two cases will be filed Proceed against the federal government over the FBI’s warrantless search of hundreds of safe deposit boxes, a court ruled this week. Last year, in a related case, a federal appellate judge called The FBI raid is “serious” and “outrageous”.

“This case is another chapter in the long legal saga of the FBI’s criminal investigation of American private vaults,” wrote Federal Judge Robert Klausner of the U.S. District Court for the Central District of California rejected the government’s motion to dismiss in his ruling Thursday.

In March 2021, the FBI raided the Beverly Hills safe deposit box company US Private Vaults, and federal agents seized and searched all of its customers’ deposit boxes. According to court filings, the boxes contained millions of dollars in cash, as well as jewelry, personal belongings and documents such as wills and prenuptial agreements.

The FBI had a warrant for the raid and to seize customers’ boxes, but that warrant did not explicitly authorize any “criminal search or seizure” of the actual contents of the boxes. The warrant application also contains key details of the raid plan, including how the special agent in charge instructed other agents to open each box, preserve fingerprint evidence, inventory the contents, and sniff out all the cash with drug dogs. Gave instructions. Some former US Private Vaults customers say their assets were never returned, prompting some claims in lawsuits.

“We’re pleased to be able to move forward in the discovery and to be able to get answers from the government for what was basically missing property,” said Joseph Gay, an attorney with the Institute for Justice, a liberal non-profit representing several people. For-profit institutions former US private vault customers.

In January, the 9th US Circuit Court of Appeals compared unanimously The FBI’s crackdown on British colonial-era “writs of assistance” – the kind of overreach that led to the American Revolution and, subsequently, the Bill of Rights. “After all, it was this abuse of power that led to the adoption of the Fourth Amendment in the first place,” 9th Circuit Government,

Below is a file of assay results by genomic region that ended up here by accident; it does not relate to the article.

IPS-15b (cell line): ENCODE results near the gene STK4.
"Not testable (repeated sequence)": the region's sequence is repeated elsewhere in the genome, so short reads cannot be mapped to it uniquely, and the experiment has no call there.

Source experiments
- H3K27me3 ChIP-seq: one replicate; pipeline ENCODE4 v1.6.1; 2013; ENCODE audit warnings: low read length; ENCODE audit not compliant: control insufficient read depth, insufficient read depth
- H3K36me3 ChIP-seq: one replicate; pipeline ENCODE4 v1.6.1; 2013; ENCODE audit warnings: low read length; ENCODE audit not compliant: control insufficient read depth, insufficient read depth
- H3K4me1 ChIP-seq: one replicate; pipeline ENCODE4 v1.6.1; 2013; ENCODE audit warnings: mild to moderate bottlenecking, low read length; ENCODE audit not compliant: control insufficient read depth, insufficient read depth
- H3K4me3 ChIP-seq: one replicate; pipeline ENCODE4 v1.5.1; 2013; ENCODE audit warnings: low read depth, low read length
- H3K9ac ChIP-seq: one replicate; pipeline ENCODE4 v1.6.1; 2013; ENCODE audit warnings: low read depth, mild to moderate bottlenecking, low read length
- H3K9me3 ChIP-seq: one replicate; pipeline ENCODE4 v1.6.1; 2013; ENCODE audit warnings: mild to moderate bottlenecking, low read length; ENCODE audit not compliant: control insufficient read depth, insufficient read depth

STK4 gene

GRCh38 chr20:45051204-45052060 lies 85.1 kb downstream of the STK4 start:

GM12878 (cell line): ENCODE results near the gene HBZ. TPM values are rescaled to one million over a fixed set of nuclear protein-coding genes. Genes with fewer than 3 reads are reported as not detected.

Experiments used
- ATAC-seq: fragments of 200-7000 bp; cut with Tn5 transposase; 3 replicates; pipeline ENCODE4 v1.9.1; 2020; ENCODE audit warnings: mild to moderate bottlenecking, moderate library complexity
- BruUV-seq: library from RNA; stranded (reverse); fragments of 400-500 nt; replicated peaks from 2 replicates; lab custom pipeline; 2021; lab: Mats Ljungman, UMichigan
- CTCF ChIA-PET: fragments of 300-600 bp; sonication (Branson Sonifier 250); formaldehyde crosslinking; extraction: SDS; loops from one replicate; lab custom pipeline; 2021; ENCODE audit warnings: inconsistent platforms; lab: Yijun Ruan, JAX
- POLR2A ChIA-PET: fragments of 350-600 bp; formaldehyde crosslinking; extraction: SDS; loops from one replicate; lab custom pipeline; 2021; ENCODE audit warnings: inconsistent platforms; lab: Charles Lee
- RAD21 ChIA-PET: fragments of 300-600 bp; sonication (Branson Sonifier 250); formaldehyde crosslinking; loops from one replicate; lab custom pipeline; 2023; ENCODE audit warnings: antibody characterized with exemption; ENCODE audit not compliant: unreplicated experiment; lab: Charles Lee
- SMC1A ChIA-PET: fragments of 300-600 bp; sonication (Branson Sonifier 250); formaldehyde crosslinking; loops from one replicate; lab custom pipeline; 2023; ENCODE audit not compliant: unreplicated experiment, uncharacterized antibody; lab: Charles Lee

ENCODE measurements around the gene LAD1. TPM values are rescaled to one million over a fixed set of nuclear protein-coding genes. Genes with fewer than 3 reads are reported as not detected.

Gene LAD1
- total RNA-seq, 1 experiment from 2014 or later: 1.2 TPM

Jenny Pearson and Michael Stork, a married couple, in a suit Claim The FBI seized $2,000 in cash and $20,000 worth of silver during the raid, but the cash was never returned. In another lawsuit, Donald Meline, a retiree, the allegation is The FBI seized 110 gold coins but never returned 63 of them, whose total value was more than $100,000.

In nearly identical rulings this week, Judge Klausner determined that both lawsuits can proceed against the federal government, although he dismissed all claims against the FBI special agent who led the US private vaults raid and the unfulfilled warrants. Drafted the affidavit. Klausner also rejected some, but not all, of the plaintiffs’ claims against the government. (The federal prosecutor’s office in the cases declined to comment.)

Gay, the plaintiffs’ attorney, said these decisions in related federal cases – in the 9th Circuit and in district court – complement each other.

“The first case shows that the government should not have opened the safe deposit boxes in the first place,” Gay said. “This case shows that, once that was done, they had an obligation to keep the property safe.”


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